Yesh Atid secretary general Hillel Kobrinsky is likely to become the "dominant force in the Finance Ministry" due to his "strong influence" on party chairman and prospective Finance Minister Yair Lapid, according to a Yesh Atid source.
"Hillel will be the one who really manages matters," the source said, adding that Kobrinsky, who is likely to become the next treasury director general if Lapid takes over the finance portfolio, "doesn't understand a lot about macro-economic issues, but I'm sure he understands more than Lapid."
Together with television producer Danny Vesely, Kobrinsky is one of the party's two most dominant personalities - and the one who is closest with Lapid.
Kobrinsky and Lapid first met five years ago and became quick friends. It was actually Kobrinsky who two years ago asked Lapid to lead a new political party, back when Lapid was still a television personality. Kobrinsky prepared Lapid's political platform, organized the party and interviewed candidates for its list.
Kobrinsky has been at Lapid's side ever since Lapid declared his entry into politics. He ran the party headquarters and set up its 103 branches, staffed by 15,000 volunteers. After the elections, Kobrinsky has led Yesh Atid's team in coalition talks.
Kobrinsky worked in politics previously, serving as one of the key activists when Ehud Barak ran for prime minister in 1999. In 2008, he ran the campaign headquarters of Moshik Lipetz, who was elected to the Savyon Local Council.
But Kobrinsky's professional background is in high-tech. In 1994, he teamed up with entrepreneur Frank Zvi to form the Internet conferencing company Interwise, which was sold 13 years later to AT&T for $121 million. Today, Kobrinsky serves as the company's operations director in Israel.
In the army, Kobrinsky rose to the rank of lieutenant colonel, and in the reserves was promoted to brigadier general, specializing in mobile computers. Among his army buddies are Moshe Kaplinsky, who is now the CEO of the Nesher cement monopoly and whom Kobrinsky tried unsuccessfully to recruit for the Yesh Atid list.
Kobrinsky is also buddy-buddy with tycoons and bankers. Nir Bronstein, formerly CEO of Poalim Capital Markets, a unit of Bank Hapoalim, is considered one of his closest friends. Bronstein, in turn, is close to Danny Danker, the bank's former chairman.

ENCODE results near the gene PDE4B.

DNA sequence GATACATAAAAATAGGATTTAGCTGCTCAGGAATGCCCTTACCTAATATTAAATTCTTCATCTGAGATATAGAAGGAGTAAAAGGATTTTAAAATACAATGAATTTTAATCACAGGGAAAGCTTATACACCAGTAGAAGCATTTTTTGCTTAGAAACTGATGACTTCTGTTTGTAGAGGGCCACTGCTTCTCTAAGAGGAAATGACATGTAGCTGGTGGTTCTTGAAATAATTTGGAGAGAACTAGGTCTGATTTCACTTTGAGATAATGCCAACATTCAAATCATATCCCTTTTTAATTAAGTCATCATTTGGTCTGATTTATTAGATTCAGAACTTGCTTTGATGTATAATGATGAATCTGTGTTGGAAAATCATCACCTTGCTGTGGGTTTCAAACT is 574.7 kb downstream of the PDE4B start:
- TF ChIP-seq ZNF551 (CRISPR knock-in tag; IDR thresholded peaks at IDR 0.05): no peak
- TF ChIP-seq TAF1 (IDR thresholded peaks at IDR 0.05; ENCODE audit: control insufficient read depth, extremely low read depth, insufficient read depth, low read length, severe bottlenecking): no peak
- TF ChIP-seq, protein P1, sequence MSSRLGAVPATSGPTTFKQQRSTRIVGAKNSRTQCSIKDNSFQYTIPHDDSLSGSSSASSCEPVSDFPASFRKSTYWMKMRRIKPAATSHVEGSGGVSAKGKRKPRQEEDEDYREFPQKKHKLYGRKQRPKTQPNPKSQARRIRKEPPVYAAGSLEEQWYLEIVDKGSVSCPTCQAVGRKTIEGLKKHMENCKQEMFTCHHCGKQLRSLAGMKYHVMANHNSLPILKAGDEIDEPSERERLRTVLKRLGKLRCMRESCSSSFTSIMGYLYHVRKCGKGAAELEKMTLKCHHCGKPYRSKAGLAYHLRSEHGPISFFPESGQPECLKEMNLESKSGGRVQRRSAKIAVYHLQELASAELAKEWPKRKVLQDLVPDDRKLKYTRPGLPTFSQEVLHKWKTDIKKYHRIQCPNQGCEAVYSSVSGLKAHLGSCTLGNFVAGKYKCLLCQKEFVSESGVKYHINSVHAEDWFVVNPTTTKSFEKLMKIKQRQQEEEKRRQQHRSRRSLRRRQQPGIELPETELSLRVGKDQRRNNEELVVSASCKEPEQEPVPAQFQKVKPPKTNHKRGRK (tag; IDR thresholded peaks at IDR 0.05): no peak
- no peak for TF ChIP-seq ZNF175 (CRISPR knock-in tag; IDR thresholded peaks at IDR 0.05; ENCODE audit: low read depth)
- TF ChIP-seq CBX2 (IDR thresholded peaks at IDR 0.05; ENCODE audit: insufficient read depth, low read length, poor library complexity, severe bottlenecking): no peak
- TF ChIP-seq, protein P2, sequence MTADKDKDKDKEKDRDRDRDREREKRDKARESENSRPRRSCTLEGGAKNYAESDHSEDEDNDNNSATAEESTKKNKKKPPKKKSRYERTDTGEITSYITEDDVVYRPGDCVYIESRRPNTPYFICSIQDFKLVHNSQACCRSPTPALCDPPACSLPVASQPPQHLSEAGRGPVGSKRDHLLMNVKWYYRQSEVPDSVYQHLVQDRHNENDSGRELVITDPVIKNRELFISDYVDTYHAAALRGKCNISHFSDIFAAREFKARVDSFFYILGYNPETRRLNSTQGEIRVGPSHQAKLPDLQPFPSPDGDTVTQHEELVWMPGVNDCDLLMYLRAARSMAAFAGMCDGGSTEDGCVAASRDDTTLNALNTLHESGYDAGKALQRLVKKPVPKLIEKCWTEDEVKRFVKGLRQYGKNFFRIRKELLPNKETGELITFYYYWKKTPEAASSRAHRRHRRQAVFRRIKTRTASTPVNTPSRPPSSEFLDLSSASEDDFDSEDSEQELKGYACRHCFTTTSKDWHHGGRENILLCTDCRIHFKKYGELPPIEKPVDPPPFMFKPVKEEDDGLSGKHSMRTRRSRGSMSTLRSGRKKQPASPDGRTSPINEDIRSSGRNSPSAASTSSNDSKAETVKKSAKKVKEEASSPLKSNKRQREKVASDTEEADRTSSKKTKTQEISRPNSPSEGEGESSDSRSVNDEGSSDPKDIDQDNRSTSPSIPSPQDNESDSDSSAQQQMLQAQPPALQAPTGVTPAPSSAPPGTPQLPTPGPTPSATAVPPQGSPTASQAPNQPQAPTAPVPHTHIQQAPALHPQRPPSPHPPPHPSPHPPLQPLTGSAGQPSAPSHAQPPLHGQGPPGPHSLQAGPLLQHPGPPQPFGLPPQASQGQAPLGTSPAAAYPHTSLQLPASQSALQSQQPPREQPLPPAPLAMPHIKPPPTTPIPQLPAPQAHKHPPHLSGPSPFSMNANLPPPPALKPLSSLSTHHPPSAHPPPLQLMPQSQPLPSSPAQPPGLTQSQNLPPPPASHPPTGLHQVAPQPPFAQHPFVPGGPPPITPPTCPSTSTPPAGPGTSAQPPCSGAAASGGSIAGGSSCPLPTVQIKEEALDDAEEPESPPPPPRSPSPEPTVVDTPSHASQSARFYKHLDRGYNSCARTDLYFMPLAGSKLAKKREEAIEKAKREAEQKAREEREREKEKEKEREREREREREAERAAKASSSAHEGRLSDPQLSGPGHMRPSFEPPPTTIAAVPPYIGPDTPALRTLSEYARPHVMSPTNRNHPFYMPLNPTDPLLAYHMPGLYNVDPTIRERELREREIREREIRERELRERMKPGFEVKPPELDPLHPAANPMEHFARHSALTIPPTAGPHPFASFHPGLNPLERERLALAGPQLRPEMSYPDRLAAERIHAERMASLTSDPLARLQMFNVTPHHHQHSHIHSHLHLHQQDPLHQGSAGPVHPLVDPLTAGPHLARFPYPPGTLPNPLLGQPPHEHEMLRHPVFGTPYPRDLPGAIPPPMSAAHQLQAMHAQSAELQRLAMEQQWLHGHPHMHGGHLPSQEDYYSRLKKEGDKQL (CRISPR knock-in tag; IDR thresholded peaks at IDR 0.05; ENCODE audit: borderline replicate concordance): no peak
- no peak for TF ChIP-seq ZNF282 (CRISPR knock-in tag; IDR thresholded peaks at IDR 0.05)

Kobrinsky is also a friend of Ronit Fishman-Ophir, daughter of entrepreneur and investor Eliezer Fishman; and Iri Shahar, CEO of Fishman Network, Fishman's marketing arm. Both were at Kobrinsky's 50th birthday celebration last summer.
Kobrinsky has dismissed concerns that any connections to the army and the rich will influence his positions on issues such as defense spending and capital market reform. In an article published in Markerweek about a month ago, he said, "I support a reduction in defense spending. ... There's a lot to cut there. But it doesn't make a difference because I have no status in the party, and it will make decisions without me," he wrote.
"I also don't have any connection with the tycoons. I don't know a single one of them. Fishman's daughter I know through her husband. Iri Shahar's wife is a good friend of my wife's. Yes, Nir Bronstein is my very good friend and I'm happy about that."
In addition to his role as CEO of AT&T Israel, Kobrinsky is also a partner or owner of 13 different companies overseas. At least two deal in securities trading by use of advanced algorithms.
Kobrinsky's wife, Orly Ben-Zvi-Kobrinsky, worked until about a year and a half ago as a manager at AT&T, where she met her husband, but she left after AT&T raised concerns about the couple working for the same company. Her family owns Orshar Bonded Warehouses, a warehouse and shipping company. Ben-Zvi-Kobrinsky was also active in the Yesh Atid campaign and was No. 88 on the party's Knesset list. She also directed some of the party's conferences and has been seen in the Knesset in the presence of MK Yael German, a possible candidate for a cabinet post, probably interior minister.
A spokesman for German said Ben-Zvi-Kobrinsky currently has no official position in German's office but did not reject out of hand the possibility that that could change. "I don't know if she is going to have an official position with German," the spokesman said.
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